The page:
Recent training materials distributed to teachers in Lincoln, Nebraska have sparked a polarizing controversy the school district wasn't expecting.
The materials contained guidelines for the teachers to follow in order to foster a gender inclusive environment, including no longer using phrases such as "boys and girls" or "ladies and gentlemen" to address their class. Instead, the guidelines suggest more inclusive alternatives including athletes, readers, or creating a classroom mascot to represent the children such as âpurple penguins', reports Anna Lanfreschi from HLN.
The handout labeled "12 easy steps on the way to gender inclusiveness"discusses various options on how teachers can promote gender equality. Initiatives include letting students chose their preferred pronoun and dividing the class for activities by using interests instead of gender, writes Selwyn Duke for The New American. Teachers also received "The Gingerbread Person" chart which defines gender identity, gender expression and biological sex as three separate sliding scales which children may identify with.
The ideology this reflects, InfoWars' Steve Watson writes, "Elsewhere in the documents used by teachers in Lincoln is a handout that defines âgender identity' as âa psychological quality; unlike biological sex, it can't be observed or measured, only reported by the individual.'" This is the idea that a person's "gender" can be whatever he feels it is, that if a boy "identifies" as a girl — as has happened already in a number of schools — we must view and address him as one.
However, not everyone feels this politically correct ideology is an appropriate approach. A commenter on a piece in the National Review wrote, "If one's self-perception is wrong, then it's a mental disorder. Otherwise we need to start calling anorexic girls "fat.""
Various news outlets attacked the school district. Fox News ran three segments in two days claiming the school was attempting to indoctrinate students, reports Carlos Maza for Media Matters for America. He writes that the news stations did not bother to take comment or fact check with the creator of the handouts, Gender Spectrum. According to the company's Director of Education Joel Balm, the news outlets misrepresented information and took many examples out of context including the "purple penguins" label for students.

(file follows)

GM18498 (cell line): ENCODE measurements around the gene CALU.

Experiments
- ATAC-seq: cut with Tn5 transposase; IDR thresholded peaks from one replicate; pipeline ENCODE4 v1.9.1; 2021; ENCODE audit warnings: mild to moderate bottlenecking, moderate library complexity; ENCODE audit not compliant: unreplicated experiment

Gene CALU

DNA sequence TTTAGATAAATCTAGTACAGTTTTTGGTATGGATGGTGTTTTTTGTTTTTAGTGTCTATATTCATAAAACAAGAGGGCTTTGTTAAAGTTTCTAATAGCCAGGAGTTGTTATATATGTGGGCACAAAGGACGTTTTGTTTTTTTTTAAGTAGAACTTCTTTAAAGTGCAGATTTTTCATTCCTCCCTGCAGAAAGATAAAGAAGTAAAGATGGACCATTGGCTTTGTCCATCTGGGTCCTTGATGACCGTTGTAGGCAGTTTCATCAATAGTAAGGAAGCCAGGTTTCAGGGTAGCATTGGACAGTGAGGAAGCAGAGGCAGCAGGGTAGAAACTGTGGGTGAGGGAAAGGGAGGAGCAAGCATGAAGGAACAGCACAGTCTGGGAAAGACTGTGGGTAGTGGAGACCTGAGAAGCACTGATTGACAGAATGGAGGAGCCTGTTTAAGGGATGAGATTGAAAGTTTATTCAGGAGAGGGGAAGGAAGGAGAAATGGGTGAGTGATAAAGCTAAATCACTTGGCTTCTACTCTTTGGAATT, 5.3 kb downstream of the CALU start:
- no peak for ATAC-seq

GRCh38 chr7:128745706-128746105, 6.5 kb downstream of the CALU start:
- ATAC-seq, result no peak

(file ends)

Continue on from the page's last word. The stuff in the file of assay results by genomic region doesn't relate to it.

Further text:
Fox News contributor Todd Starnes referred to Lincoln Public School District as âmorons' and poked fun at the stringent gender equalizing guidelines.
The school district shows no sign of bending to the pressure. Teacher Julie Hunter, who distributed the training sheets, explained that the handouts were merely a way to spark conversation about gender-inclusiveness — not outrage the nation, reports Deena Winter for Nebraska Watchdog.
"We're just making sure that students feel comfortable, we know where they're coming from and trying to engage them so that they can be the best possible learner in our classrooms," she said.
She said one axiom that stayed with her from the training was, "If you don't deliberately include everyone, you unintentionally exclude someone."
Hunter stressed that there is no hidden agenda. As the school's equality liaison she learned that 237 of the district's 39,000 students are expected to be transgendered. She feels that it is important that those students are greeted with teachers who are informed and compassionate about their gender identity.